The Second World War
Despite the extent of her injuries, Helle did survive, although she suffered greatly thinking about the people her car had killed (and over thirty were injured). When she had been thrown out of the car she had landed on top of the policeman. He didn't survive.
She was absolved of blame though and her resilience made her a hero in the eyes of the Brazilian people. The following year, she tried to return to racing but the sport was soon halted by the war.
Helle and Arnaldo - her relationship with him seemed to be exclusive at the time - lived for part of the war in Paris and part in Nice. She was still considered to be a wealthy woman but naturally, her savings began to dwindle.
After the war though, she was determined to rekindle her racing career. She entered the Monte Carlo Rally in 1949.
Enter Louis Chiron: The final blow
Helle was partnering another woman in the rally; the first to take place after the war. Prior to the event, the organisers held a grand reception to honour the best drivers.
As Helle chatted with her co-driver, Anne Itier, a man approached the pair. This was Louis Chiron, a well-known driver and a Monte Carlo native - therefore a local hero.
He denounced Helle to the entire assembly, proclaiming loudly that she had been Gestapo agent during the war. He declared loudly that the rally organisers should have not allowed the 'traitor' to enter.
Helle was dumbfounded. She had no recourse. The only person she could complain to about Chiron's behaviour was the rally organiser, a close friend of Chiron's.
She threatened to sue if she did not receive a written retraction but was simply informed, by letter, that Chiron could not be located as he was visiting England.
But the damage was done.
Was Helle Nice a Gestapo agent?
Chiron produced no evidence and disappeared after his accusation, No-one could provide and evidence, written or circumstantial, to show that his accusations had any basis in fact. Yes, she'd had a couple of German friends (fellow drivers) before the war but so had all her colleagues.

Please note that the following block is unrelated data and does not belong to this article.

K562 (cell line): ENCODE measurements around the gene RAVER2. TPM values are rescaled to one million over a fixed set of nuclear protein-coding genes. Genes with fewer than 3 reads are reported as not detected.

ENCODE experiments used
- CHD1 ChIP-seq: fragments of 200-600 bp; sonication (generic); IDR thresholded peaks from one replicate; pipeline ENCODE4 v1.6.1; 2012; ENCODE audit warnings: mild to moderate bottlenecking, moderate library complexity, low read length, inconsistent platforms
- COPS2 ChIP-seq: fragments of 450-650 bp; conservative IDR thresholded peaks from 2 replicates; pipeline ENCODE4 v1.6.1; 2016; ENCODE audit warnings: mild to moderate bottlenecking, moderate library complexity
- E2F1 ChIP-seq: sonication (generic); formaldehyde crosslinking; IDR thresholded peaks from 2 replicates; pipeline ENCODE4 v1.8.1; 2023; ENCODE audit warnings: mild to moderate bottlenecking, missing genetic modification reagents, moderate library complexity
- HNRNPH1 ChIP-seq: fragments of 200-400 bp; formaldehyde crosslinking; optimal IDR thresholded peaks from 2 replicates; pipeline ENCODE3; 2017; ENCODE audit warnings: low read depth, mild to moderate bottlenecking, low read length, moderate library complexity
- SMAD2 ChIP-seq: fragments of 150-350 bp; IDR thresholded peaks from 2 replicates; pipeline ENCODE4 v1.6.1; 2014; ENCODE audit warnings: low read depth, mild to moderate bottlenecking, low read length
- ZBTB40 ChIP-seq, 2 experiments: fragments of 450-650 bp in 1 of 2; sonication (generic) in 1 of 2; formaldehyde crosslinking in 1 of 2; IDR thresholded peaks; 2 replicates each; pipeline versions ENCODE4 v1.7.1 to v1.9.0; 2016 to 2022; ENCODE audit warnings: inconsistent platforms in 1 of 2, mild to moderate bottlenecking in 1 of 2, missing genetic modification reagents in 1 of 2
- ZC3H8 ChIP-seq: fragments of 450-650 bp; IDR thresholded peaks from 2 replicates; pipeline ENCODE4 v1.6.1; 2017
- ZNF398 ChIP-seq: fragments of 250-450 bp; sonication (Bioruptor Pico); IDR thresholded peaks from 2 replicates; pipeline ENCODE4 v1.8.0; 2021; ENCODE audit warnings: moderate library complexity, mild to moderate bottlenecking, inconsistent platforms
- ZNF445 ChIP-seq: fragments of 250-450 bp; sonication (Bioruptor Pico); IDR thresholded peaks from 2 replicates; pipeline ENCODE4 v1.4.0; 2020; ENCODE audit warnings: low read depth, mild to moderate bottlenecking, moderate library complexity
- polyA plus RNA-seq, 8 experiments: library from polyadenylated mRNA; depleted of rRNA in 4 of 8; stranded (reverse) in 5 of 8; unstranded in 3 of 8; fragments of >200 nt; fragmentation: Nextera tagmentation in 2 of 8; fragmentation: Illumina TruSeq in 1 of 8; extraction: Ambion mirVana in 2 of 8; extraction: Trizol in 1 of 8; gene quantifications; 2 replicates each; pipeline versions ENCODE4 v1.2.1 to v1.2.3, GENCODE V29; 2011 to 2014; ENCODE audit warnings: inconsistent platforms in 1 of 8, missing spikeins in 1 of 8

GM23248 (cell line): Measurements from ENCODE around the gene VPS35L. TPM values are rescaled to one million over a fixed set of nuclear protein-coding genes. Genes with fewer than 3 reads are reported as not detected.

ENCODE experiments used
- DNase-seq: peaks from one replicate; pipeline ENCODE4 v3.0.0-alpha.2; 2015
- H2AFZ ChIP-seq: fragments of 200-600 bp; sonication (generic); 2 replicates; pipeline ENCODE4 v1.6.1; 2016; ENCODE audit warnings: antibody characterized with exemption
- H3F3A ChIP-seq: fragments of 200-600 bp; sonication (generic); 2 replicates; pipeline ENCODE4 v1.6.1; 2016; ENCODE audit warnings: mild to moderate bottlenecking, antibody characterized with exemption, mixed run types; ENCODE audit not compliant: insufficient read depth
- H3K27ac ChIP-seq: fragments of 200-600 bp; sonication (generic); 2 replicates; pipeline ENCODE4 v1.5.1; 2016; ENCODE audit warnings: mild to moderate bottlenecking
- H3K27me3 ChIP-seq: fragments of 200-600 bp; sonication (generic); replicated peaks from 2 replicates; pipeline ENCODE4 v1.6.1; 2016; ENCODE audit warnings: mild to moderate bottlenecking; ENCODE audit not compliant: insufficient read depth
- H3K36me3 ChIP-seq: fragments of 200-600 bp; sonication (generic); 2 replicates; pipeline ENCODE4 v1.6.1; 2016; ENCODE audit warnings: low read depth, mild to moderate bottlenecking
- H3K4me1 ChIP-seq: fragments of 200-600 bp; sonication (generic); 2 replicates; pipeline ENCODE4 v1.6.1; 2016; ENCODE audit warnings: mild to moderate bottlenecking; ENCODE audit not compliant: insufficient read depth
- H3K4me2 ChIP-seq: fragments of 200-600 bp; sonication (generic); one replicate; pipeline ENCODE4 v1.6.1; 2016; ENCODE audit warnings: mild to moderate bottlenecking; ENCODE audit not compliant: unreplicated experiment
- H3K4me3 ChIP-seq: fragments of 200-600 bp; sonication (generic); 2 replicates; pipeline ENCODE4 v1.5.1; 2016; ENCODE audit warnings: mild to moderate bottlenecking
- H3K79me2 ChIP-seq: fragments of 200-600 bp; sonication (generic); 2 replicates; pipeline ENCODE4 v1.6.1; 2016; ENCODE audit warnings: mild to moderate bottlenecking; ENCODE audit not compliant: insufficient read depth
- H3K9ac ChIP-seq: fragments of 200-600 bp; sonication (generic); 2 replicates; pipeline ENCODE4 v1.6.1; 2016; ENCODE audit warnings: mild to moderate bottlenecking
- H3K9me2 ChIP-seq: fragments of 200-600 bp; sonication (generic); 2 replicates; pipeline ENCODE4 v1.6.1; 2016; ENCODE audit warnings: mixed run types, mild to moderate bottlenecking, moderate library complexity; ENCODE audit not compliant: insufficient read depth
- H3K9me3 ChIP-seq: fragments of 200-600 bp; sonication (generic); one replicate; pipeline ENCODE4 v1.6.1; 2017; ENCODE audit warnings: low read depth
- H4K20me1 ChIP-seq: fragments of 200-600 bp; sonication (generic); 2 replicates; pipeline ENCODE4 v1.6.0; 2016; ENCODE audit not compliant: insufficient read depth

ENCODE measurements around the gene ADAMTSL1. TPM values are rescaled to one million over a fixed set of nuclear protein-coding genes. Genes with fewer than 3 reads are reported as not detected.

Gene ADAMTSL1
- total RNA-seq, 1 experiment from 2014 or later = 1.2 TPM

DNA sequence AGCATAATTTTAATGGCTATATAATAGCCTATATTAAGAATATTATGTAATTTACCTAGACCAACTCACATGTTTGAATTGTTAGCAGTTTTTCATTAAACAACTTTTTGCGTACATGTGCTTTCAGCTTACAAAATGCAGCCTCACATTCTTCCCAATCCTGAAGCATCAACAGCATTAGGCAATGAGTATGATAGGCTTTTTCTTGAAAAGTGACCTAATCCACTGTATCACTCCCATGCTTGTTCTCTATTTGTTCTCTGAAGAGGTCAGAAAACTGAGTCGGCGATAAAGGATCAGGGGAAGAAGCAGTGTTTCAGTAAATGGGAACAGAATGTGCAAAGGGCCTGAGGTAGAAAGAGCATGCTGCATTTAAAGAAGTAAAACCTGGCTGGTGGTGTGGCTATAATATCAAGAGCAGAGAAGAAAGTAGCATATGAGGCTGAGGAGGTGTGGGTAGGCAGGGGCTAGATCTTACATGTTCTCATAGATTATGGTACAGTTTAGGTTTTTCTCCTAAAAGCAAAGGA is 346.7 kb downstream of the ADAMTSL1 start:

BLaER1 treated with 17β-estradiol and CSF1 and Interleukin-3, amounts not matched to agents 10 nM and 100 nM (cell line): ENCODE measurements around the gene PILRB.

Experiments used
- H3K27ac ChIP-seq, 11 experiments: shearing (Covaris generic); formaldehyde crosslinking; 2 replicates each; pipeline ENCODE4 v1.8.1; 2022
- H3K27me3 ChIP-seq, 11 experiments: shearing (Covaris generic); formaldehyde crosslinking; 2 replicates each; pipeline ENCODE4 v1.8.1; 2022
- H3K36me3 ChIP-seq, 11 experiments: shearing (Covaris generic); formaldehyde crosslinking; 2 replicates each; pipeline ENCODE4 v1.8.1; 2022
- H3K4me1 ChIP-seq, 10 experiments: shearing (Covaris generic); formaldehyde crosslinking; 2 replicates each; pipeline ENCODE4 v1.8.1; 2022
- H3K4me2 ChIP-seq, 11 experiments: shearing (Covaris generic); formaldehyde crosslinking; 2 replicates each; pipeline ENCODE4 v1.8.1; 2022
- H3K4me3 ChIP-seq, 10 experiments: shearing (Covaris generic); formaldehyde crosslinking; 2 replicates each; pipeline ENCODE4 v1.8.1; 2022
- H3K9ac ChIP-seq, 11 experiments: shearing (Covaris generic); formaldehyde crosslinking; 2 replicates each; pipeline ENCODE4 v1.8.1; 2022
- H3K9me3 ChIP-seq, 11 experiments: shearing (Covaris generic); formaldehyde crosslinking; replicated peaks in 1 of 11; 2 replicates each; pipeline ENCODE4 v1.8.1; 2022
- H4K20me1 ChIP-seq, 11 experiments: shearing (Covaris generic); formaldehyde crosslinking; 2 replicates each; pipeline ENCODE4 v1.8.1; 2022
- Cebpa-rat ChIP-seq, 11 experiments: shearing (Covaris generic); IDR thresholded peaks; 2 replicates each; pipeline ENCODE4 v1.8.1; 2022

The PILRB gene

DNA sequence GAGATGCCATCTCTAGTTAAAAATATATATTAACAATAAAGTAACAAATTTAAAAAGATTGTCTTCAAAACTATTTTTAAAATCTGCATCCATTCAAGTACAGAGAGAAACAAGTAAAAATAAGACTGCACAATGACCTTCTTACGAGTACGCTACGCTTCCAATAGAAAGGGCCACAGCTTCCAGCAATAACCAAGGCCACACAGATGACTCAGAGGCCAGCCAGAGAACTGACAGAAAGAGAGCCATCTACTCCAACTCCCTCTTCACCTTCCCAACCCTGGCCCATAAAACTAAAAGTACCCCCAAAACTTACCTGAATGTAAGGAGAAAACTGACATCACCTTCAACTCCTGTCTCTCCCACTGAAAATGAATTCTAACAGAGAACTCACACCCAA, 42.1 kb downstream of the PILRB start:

But the accusation had been made publicly in front of various officials, sponsors, drivers and celebrities. Helle was shunned and never raced again.
Another lost love
Her relationship with Binelli had lasted through her accident and through the war. But by the next year, the cracks were beginning to show. He was several years younger than his now fifty year old mistress.
He 'borrowed' the remainder of her savings to go into business with a French businessman. The man, and the money, disappeared.
By this time, money had been the main reason he had been living with Helle - he regularly saw other women - and now that the money was gone, there was no reason to stay.
Helle was left alone and penniless, which was how she remained until her death in 1984.
This book, which I where I learned about Helle, is only available used. It appears to be out of print but I still recommend it highly.The author explains that when she started to look into the driver's life, there was hardly any information available. She recounts her investigations and how she discovered the contents of the tin trunk, the one where Helle kept all her mementoes. This is a fascinating story and you can grab a bargain copy using the buy button.
© 2014 Jackie Jackson